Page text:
Commander of the West
G RANT'S PLAN to force a showdown decision at Petersburg had failed -- foiled by Beauregard's stubborn defense and the arrival of Lee's army. Reluctantly now the Federal commander realized that he would have to dislodge Lee by siege operations. From north of the James to below Petersburg the Federals constructed an elaborate line of trenches from which to conduct their operations. Opposite the Federal line the Confederates built equally elaborate works. In the course of the long siege Grant would jab at any point in the Confederate line that seemed weak, but he concentrated his efforts on his extreme left. Here he aimed to slide around Lee's flank and secure possession of all the railroads supplying Petersburg from the south and west.
Beauregard was not very happy with his position in Lee's army or with the kind of warfare in which that army now had to engage. He was a full general serving under the command of another full general. Before Lee crossed the James, Beauregard had commanded a department and an army. Now he became, in effect, a corps commander in a larger organization. Because of his rank and reputation Lee treated him with special deference, but the situation was uncomfortable for both generals. Beauregard had been an independent commander too long to be satisfied with a subordinate status.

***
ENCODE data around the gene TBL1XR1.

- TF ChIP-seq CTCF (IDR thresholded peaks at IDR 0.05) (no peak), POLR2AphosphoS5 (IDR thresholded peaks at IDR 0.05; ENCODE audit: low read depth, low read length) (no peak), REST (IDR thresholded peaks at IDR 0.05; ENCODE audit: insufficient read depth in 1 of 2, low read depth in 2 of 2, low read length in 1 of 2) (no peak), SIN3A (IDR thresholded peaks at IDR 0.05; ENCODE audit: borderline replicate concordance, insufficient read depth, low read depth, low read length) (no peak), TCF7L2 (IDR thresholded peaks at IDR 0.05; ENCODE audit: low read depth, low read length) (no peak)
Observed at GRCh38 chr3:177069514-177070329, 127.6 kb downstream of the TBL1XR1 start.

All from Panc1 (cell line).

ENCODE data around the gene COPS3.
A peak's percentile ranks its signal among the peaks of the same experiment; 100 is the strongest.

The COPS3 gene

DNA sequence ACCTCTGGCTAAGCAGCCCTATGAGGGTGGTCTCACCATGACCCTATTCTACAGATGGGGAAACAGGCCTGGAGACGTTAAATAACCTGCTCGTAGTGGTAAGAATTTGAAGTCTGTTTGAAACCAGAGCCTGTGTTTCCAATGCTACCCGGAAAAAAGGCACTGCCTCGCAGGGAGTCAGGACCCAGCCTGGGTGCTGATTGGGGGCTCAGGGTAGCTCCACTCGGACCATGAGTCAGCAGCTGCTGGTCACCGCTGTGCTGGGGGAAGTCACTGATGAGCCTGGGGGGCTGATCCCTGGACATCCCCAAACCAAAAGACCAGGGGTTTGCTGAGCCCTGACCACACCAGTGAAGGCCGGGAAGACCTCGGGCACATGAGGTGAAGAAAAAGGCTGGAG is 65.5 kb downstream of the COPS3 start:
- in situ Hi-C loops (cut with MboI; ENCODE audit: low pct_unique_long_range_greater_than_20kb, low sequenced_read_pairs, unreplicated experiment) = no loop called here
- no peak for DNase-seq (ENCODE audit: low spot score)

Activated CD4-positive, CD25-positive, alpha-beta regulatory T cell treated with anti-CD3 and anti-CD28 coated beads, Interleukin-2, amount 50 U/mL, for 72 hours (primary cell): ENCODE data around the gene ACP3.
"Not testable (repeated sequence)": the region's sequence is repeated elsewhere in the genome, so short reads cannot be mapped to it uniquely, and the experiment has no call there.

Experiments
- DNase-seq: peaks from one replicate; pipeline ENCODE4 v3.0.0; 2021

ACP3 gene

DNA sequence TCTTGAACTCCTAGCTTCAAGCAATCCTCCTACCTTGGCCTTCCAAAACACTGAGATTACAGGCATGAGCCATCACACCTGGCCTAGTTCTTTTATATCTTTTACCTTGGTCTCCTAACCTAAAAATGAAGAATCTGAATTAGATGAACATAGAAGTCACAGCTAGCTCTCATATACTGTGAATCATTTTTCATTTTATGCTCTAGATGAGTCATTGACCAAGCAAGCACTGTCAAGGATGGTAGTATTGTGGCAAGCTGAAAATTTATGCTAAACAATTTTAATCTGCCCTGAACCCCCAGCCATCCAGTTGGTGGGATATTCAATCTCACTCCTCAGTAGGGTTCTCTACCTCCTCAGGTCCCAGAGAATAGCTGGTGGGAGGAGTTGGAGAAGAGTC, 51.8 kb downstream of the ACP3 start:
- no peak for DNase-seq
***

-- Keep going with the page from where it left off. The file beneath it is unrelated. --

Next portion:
In the siege operations Beauregard acted under Lee's direction. He executed plans devised by Lee; if he formed a plan he had to secure Lee's approval to carry it out. On the Confederate line Beauregard commanded a section running from the Appomattox River to a point east of Petersburg. Late in June Lee decided to hurl an attack at the extreme left of the Union line. As most of the troops to be used in the movement were Beauregard's, Lee instructed him to plan the offensive. The attack failed, partly because the Federals fought well and partly because the Confederate subordinate generals did not co-ordinate their advance. Although Lee blamed nobody,